Articles about pie
What's Thanksgiving without both pumpkin and pecan pie? Right. The turkey-loving winemakers in my life have inspired me (a-hem, um, bribed me) to come up with a gluten-free pecan pie that contained no corn syrup. So I used maple syrup. Actually, I was surprised that pecan pie wasn't traditionally made with maple syrup. Fortunately, some fabulous Grade A maple syrups are becoming available on the market for my American friends. If you love pecan pie, I think you'll find my recipe a keeper.
My Thanksgiving menu this October (and November, when my American friends visit) is getting ever more popular. I struck a deal with the homemade winemakers - and yes, it involved brandy in a gluten-free pumpkin pie. No matter what your tastes are, I've left you plenty of wiggle room to personalize your own pumpkin pie this season. If there's one pumpkin pie I'm proud of, it's this bad boy.
Craig Claiborne, long-time food editor and restaurant critic for The New York Times once said, "There is nothing better on a cold wintry day than a properly made pot pie." I couldn't agree more. And since I've discovered how versatile WowButter is in sauces, I decided to create a Thai inspired peanut-free chicken pot pie. Using only a cast iron pan to cook everything and a frozen pie crust, this hearty meal is on the table in about an hour.
With Canadian Thanksgiving around the corner and the American Thanksgiving in November, I've been trying out various pumpkin recipes. Pumpkin pie is wonderful but can be difficult to transport (especially for me). So, I worked on my gluten-free pumpkin loaf recipe and my pumpkin spice ratios until I found the ideal combination for the most decadent tasting pumpkin loaf you've ever tried.
Clafoutis is a French dessert traditionally made with black cherries. It's a combination of custard, baked crepe, and souffle. When I found out how simple it was to make (and you can prep everything the day before), I just had to make it gluten-free and low fat. The results were fabulous. I used both black cherries and blueberries and renamed my Canadianized version a "claflaugtisde" - pronounced "kla-FLOO-tee-DUE."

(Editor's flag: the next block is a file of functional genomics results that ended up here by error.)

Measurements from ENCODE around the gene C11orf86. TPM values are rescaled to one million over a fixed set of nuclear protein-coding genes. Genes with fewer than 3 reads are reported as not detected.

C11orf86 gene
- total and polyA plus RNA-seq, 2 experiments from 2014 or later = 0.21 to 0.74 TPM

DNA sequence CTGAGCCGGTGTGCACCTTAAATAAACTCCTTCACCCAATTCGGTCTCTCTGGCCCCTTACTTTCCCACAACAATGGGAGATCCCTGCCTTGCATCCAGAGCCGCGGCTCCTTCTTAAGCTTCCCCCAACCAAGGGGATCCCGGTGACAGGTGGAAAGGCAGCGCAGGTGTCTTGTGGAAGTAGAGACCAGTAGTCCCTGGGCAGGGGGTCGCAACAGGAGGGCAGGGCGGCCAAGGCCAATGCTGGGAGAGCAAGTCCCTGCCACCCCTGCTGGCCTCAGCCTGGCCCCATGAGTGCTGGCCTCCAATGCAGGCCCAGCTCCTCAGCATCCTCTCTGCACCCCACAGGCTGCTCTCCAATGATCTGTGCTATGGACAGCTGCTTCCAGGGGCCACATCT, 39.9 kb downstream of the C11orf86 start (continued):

I love to bake a gluten-free tart in the summer with a decadent vanilla cream filling and fresh fruit on top. Since Canada Day and Independence Day are three days apart in July, I felt inspired to write out my patriotic version. It's a good thing for blueberries (or it'd be hard to come up with an American-themed fruit tart).
Tired of pumpkin pie? Me too. And surprisingly, so is my daughter. This fall, I decided to try out three completely new pumpkin recipes and make them gluten-free. I made chocolate chip pumpkin cookies, a pumpkin smoothie, and pumpkin muffins. The really great thing is that you can use canned pumpkin or make your own pumpkin puree. Either way, these recipes taste fantastic. Plus, the cookies and muffins are easier to transport than a pie.
Sometimes I'm in a slap-it-all together type of mood, especially after dinner. Last week, my friend shared her giant cookie with me and I thought I'd try to make one gluten-free at home. With the help of Sarah Carey's video and some tweaking, I figured it out. Then I became even more daring - I made a giant WowButter cookie. It was so good, I was asked to make a second one the same night. Thankfully, Cookie Monster also dropped by to explain how to properly eat a giant cookie.